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Need for urgent intervention in improving electricity supply in Nigerian Universities

Access to uninterrupted power supply in Federal Universities and University Teaching hospitals in Nigeria is a major challenge and barrier to effective research, student learning and institutional operations. On the 15th of June last year at a meeting in Abuja, the hope of Nigerian Universities was raised when the Rural Electrification Agency (REA) unveiled the first phase of its Energizing Education Programme (EPP).

Library of one the universities

The programme is aimed at installing and supplying electricity to 37 federal universities and 7 university teaching hospitals, across the six (6) geopolitical zones of the country. In the first phase, nine Federal Universities and one teaching hospital were selected.

The Institutions included in this first phase are; University of Lagos; Nnamdi Azikiwe University; Federal University Ndufu Alike Ikwo; Federal University of Petroleum Resources, Effurun; Usmanu Danfodiyo University; Bayero University Kano; Federal University of Agriculture, Makurdi; the Obafemi Awolowo University and the Obafemi Awolowo University Teaching Hospitals Complex; and Abubakar Tafawa Balewa University.

Generation/adequate supply of electric power

Under this programme, the REA will provide off-grid captive solar or gas fired power plants and distribution networks infrastructure for the generation and adequate supply of electric power to the institutions. It will also install street lighting to illuminate some roads within the main campuses towards enhancing safety and ensuring security. Additionally, it will develop and operate centres that will provide power-related training to students of these institutions. The project is also anticipated to result in the distribution of power to surrounding communities in the second tier of each phase with increased economic activity and improved health and general well being within those communities.

The positive relationship between electricity (energy) consumption and economic growth has long been established for different countries, using contemporary econometric methodologies. However, a much more significant and direct connection exist between research output and the availability and regularity of the supply of electricity. Constant supply of electricity is of strategic importance in the conduct of research. In Nigeria, it has been extremely difficult to meet international research standards due to the epileptic power supply in our tertiary institutions, which is a reflection of the generally poor supply of electricity in the country.

Universities and other research institutions however deserve special attention as no nation can make progress without adequate input from these institutions. When available, the electricity supplies often constitute a menace to the highly sensitive teaching and research equipment manufactured in compliance with the current electronic age. Multi-million Naira equipment bought locally or donated by foreign collaborators are damaged on daily basis due to irregular electricity and fluctuations in voltage. As an example, there are two NMR machines available in Nigeria; with one of these at the Obafemi Awolowo University, Ile-Ife. These machines must be switched on 24-hours a day to maintain the magnetic field and prevent damage, an impossible task with the present condition of electricity supply in Nigeria. OAU has tried unsuccessfully to maintain this feat over the years and the 460 million Naira machine which had been repaired twice, has again become non-functional. In the area of biotechnology, there are usually research materials that require continuous storage under freezing temperature and in specialized freezers. High level cancer researches particularly at the molecular level often utilize these methods, and most cancer research works are therefore impossible where electricity is not constant.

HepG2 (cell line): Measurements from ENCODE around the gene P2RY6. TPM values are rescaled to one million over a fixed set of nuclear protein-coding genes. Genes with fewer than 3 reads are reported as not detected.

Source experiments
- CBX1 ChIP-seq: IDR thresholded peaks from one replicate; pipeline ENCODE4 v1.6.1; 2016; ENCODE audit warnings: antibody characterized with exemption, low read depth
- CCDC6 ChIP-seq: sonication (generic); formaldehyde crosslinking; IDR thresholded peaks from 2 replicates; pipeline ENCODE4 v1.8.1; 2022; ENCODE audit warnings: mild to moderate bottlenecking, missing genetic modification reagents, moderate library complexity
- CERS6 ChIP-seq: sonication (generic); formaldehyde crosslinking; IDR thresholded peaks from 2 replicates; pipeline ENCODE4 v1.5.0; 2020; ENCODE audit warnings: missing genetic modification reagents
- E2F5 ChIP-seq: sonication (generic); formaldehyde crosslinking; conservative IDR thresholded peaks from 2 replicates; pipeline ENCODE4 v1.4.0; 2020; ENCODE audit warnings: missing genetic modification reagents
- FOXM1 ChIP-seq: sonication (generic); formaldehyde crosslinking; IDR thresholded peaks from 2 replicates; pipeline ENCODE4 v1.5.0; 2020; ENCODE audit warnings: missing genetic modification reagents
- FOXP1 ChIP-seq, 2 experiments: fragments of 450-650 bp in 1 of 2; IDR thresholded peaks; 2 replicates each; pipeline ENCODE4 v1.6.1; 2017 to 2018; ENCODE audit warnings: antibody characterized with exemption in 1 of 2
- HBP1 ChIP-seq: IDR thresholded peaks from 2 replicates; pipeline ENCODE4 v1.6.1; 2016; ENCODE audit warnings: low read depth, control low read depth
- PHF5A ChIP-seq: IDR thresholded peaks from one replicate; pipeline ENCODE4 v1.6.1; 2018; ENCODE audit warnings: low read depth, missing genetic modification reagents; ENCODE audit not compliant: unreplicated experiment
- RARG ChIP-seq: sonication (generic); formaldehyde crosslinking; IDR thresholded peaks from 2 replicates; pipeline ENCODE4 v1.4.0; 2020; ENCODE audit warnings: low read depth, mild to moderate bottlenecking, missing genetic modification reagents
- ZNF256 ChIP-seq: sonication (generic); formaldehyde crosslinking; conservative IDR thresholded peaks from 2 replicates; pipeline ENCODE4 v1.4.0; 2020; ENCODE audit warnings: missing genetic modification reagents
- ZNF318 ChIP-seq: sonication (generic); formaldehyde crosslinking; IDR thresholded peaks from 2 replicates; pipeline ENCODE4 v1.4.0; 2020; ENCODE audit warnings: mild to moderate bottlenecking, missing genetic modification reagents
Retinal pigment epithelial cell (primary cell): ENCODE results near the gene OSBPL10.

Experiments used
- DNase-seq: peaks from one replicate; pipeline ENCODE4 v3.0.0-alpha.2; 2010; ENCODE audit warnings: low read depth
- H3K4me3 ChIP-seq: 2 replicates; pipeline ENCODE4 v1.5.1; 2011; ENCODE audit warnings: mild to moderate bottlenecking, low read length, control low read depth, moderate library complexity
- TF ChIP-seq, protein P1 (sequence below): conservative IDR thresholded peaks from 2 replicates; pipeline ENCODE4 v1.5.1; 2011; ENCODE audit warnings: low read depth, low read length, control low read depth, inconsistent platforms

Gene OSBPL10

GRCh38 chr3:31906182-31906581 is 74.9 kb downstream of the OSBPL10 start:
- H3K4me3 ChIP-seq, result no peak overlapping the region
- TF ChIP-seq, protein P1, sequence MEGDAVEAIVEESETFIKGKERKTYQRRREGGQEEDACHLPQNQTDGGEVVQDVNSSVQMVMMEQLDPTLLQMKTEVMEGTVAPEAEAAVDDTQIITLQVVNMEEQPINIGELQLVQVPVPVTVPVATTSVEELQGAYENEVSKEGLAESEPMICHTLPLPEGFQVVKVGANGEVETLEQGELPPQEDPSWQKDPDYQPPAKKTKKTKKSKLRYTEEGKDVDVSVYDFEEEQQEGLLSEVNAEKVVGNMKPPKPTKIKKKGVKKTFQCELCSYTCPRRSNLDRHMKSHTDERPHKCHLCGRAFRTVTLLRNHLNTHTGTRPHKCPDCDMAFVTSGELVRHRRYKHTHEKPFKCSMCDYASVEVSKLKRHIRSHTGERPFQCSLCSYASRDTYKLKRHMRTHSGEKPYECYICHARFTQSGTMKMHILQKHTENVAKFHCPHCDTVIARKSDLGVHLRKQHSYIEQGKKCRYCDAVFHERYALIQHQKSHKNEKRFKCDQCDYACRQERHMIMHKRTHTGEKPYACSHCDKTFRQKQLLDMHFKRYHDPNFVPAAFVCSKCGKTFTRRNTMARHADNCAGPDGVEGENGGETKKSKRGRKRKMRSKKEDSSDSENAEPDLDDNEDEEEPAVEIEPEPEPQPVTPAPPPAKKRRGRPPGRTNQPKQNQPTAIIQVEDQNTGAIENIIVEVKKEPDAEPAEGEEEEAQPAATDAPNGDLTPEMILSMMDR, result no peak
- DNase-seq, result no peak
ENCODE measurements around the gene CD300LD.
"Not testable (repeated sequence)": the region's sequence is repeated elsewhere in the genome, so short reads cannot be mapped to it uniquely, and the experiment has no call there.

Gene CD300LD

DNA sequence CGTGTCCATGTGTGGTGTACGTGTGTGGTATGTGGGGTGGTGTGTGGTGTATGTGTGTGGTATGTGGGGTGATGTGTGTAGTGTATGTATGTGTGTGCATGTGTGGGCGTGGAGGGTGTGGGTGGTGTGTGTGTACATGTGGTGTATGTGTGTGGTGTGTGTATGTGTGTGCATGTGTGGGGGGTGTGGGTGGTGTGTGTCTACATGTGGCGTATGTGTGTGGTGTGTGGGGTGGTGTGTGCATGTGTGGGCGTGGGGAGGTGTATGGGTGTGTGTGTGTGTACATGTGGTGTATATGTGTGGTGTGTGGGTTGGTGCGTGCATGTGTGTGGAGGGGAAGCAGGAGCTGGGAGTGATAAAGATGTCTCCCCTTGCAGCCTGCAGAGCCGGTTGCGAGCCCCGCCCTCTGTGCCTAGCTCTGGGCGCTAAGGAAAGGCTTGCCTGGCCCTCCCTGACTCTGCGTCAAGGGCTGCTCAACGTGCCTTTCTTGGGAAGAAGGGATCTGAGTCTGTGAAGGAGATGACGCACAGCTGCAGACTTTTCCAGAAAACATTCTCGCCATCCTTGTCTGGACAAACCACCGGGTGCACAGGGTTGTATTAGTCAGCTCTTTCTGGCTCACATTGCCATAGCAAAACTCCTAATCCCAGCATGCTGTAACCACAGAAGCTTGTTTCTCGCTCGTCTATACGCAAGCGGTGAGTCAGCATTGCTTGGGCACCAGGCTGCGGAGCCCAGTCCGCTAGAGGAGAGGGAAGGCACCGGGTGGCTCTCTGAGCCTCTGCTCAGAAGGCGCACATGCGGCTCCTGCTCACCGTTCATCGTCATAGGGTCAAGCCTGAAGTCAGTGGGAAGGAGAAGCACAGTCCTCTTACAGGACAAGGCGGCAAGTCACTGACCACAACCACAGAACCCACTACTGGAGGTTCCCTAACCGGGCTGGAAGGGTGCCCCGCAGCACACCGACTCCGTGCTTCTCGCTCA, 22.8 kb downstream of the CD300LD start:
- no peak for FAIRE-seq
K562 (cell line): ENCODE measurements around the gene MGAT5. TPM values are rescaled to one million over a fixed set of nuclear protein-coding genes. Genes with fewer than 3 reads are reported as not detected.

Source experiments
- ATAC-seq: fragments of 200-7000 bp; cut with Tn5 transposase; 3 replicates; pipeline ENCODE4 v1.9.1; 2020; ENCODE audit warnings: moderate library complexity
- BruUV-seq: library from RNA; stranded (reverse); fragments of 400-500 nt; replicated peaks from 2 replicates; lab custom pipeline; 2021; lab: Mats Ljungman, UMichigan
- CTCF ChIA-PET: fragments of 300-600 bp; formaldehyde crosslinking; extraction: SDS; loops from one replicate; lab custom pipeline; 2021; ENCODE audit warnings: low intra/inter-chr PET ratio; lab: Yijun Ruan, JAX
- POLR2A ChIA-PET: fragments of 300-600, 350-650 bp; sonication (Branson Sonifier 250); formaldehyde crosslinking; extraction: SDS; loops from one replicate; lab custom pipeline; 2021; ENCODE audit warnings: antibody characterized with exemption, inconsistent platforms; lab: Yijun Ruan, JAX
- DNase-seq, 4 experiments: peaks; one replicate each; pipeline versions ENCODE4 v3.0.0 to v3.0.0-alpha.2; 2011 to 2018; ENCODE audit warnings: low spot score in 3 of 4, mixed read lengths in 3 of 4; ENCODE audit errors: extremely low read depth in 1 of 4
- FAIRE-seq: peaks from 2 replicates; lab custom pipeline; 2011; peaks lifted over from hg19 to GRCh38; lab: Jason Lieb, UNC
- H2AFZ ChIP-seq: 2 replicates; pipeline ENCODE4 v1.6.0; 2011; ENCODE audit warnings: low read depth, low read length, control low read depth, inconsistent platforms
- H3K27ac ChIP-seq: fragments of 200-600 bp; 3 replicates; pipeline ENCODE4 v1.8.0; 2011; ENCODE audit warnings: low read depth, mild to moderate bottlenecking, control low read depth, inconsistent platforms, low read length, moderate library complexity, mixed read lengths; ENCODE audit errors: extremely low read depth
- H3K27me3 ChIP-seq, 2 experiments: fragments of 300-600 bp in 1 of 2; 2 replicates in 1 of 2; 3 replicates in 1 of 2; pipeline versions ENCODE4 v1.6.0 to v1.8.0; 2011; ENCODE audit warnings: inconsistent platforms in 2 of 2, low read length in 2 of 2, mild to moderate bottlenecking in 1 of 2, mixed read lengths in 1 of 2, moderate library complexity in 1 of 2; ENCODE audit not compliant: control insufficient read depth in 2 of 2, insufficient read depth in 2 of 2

Cutting-edge research

Cutting-edge research are currently impossible in most of our universities, not because of inadequate personnel or knowledge but, due to the irregularity of power supply. If Nigeria must take its rightful place in the comity of Universities, the issue of electricity must be considered foremost among those to be given immediate attention and generous financial support.

It is sad to note that though universities and other research institutions pay several millions monthly, with some universities paying as high as 60 million Naira every month, this essential commodity has continued to be irregular and erratic. The result is that our universities are now flooded with thousands of ineffective diesel generators with fluctuating voltage and the attendant pollution and damaging effects. President Muhammadu Buhari while speaking at the Planet One Summit in Paris recently expressed Nigeria’s readiness to pursue the achievement of Article 2 of the Paris Agreement. The main purposes of this instrument are; to make global warming mitigation effective, make adaptation possible; and make finance available to fund low carbon development and build resilience to climate impacts.

The EEP will reduce air and noise pollution from diesel generators and other alternative power supplies, and encourage the development of renewable energy in fulfillment of the Paris Agreement.

The EPP stands out as one of the best projects ever envisaged as a way of salvaging the Nigerian tertiary educational system. It will tremendously assist in improving the global ranking and status of Nigerian Universities and teaching hospitals.


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